[sword-devel] KJV 1611

David Troidl DavidTroidl at aol.com
Sat Dec 14 06:15:48 MST 2013

The character thorn can be found in the Latin-1 Supplement block of 
Unicode: Þ
I would suggest investigating the Latin Extended blocks.  There are many 
fonts that support them.  You may find exactly the characters you are 
looking for.

You could also check with the Medieval Unicode Font Initiative: 


On 12/13/2013 8:51 PM, Israel wrote:
> If you wanted to do this you would need an appropriate font.  You may 
> have to actually make a font.  I suggest using fontforge as it is free 
> (as in freedom, as well as no cost).
> depending on your platform this could be extremely easy to install, or 
> you may have to go to the website to download it.
> This work would be helpful if someone wanted to make the Tyndale's 
> version true to the original (as it has some errors, such as the 
> problems with "them" and other words that are mainly contained in an 
> archaic symbol).
> Making a module is a bit complicated as of right now.  But I am sure 
> someone can provide you with some scripts to make easier. Though I 
> have never made a module, so that is just my outside opinion
> On 12/13/2013 06:39 PM, Barnes, Jeffrey wrote:
>> Hi Swordsmen,
>> One thing I’ve been hoping to see is someone interested enough to 
>> make a KJV 1611 module. I like the version for a few reasons, like 
>> the natural flow of the text, it’s poetic nature is beautiful to me, 
>> and the Reformation principle of clarity is followed imho.
>> So since the Sword project doesn’t have a 1611 module yet, I’d like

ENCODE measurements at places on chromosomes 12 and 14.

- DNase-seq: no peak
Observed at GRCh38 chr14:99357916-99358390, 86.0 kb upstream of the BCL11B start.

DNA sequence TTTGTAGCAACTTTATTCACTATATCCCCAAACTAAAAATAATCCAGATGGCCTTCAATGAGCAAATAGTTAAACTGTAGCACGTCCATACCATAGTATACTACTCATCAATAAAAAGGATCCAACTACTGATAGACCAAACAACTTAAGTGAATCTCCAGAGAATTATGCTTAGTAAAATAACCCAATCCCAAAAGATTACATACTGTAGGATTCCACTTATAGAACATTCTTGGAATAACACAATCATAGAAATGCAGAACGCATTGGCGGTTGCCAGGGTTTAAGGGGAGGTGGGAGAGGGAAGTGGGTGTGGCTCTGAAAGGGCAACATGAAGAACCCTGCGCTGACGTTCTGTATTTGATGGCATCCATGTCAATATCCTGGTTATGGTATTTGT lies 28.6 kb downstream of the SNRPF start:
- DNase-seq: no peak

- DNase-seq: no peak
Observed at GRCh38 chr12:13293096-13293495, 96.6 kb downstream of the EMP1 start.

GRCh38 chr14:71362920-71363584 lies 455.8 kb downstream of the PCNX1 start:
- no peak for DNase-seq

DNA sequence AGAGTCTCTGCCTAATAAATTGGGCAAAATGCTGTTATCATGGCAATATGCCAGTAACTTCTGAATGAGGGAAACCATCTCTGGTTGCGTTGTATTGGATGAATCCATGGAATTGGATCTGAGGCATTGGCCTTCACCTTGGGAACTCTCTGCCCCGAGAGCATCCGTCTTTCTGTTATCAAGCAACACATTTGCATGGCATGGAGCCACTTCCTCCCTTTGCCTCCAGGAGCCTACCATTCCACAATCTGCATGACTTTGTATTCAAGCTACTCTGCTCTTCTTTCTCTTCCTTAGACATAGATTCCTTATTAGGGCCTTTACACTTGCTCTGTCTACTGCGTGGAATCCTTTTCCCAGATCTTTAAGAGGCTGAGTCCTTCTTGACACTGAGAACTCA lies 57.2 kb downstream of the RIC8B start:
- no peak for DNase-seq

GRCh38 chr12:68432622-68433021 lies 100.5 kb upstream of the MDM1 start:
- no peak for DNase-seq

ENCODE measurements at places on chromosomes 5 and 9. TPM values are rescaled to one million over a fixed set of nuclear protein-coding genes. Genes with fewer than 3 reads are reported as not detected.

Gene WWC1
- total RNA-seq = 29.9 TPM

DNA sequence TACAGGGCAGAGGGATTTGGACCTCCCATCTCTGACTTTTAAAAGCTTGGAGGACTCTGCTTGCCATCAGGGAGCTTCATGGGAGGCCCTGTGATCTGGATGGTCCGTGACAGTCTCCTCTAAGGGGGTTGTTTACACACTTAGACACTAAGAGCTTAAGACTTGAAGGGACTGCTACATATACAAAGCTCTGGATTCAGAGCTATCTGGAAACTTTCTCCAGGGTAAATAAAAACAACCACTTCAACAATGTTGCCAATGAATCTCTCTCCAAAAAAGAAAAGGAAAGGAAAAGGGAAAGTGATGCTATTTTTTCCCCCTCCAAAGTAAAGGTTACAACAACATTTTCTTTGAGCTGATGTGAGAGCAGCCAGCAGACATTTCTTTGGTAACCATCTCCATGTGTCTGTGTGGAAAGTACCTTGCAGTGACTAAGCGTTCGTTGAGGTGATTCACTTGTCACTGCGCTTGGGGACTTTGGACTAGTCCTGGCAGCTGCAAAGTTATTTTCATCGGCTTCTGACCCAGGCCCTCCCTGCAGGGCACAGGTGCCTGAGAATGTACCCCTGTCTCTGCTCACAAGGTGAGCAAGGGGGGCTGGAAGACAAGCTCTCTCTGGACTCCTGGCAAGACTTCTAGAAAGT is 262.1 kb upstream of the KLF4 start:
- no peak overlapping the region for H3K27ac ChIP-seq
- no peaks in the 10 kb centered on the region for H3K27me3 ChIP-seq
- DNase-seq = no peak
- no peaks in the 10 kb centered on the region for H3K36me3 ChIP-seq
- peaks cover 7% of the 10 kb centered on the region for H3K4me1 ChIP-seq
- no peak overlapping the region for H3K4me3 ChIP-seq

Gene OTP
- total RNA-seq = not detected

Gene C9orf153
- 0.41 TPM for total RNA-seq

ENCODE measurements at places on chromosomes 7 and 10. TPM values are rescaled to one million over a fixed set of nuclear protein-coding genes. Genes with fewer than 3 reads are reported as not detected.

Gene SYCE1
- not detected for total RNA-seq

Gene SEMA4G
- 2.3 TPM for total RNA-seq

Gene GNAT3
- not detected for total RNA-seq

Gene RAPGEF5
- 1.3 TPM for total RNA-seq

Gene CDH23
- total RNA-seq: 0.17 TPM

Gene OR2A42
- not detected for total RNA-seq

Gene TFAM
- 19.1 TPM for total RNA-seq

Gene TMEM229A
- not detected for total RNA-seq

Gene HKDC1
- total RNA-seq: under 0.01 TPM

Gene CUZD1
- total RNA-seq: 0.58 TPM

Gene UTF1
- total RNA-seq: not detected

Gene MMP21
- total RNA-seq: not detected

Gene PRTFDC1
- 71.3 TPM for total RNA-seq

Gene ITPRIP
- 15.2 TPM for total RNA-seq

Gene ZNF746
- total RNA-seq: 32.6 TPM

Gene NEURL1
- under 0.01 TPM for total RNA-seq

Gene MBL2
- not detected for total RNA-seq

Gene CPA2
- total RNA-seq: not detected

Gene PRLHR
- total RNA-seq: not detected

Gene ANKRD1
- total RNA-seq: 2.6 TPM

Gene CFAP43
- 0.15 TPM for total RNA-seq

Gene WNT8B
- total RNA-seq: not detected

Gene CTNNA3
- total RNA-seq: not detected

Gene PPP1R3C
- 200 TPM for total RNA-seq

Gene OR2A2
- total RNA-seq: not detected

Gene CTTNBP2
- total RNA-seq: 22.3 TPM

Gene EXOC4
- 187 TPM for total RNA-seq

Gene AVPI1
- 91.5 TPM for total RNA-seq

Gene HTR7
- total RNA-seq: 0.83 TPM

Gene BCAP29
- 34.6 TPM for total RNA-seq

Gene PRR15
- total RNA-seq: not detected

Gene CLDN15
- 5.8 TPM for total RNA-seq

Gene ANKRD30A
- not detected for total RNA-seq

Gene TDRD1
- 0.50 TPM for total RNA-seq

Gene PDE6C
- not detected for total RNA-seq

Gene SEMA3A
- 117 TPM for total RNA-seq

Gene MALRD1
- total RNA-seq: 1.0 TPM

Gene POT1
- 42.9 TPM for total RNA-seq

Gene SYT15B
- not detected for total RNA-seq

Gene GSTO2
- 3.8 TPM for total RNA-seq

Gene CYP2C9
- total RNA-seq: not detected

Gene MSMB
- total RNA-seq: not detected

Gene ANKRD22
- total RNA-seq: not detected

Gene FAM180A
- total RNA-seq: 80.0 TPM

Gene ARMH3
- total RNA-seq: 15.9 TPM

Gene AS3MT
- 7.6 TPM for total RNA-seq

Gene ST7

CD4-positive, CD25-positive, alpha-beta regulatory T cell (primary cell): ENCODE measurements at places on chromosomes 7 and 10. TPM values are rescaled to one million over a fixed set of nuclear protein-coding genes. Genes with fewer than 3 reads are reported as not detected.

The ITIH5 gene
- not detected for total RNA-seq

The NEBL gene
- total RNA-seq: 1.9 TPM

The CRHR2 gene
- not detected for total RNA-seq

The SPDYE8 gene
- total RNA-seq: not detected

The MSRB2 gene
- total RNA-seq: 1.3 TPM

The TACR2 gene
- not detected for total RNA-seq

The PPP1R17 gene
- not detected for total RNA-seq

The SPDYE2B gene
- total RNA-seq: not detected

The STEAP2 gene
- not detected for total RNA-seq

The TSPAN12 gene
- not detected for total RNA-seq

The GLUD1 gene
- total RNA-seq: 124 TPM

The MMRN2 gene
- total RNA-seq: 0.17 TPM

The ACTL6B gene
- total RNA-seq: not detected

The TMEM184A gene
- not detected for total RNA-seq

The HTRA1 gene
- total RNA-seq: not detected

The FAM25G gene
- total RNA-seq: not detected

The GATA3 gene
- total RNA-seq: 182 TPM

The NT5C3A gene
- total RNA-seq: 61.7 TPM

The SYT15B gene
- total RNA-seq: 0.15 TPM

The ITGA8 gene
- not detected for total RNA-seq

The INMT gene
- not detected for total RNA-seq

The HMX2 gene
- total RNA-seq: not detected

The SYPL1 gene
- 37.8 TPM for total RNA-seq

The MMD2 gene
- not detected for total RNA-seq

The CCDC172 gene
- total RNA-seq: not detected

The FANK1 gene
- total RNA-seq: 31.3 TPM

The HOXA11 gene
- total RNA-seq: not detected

>> to investigate what’s involved in making it.
>> One thing is that to be true to the 17th century printing, the 
>> alternate spellings of the text would have to be followed. The 
>> typeface used in the facsimiles I’ve found is a Gothic black letter 
>> face. I don’t want to use that, because it would make it unduly hard 
>> to read, especially on mobile and computer screens. I think one would 
>> need to use a roman, perhaps sans face for readability.
>> But the roman faces that are used to render the text don’t use glyphs 
>> like the long ’s’, the ‘thorn’, the rotunda ‘r’, etc. I think those 
>> are important visual cues to the reading of the text. So if I would 
>> write a parser, it would replace the roman text source (probably 
>> ascii range code points) to replace glyphs with unicode according to 
>> the printing rules of the era.
>> Is this work happening currently?
>> If so, could I help?
>> If not, where could I get a text source? I’ve seen facsimile 
>> renderings with roman parallel renderings, but they are a page at a 
>> time. It would be good if there was one or two files already with the 
>> roman characters.
>> After the parser, then there’s the work of making it a module. Where 
>> can I find a procedure for doing that? Is it a manual process?
>> I haven’t started any work yet, just thinking.
>> Any help appreciated.
>> Jeff
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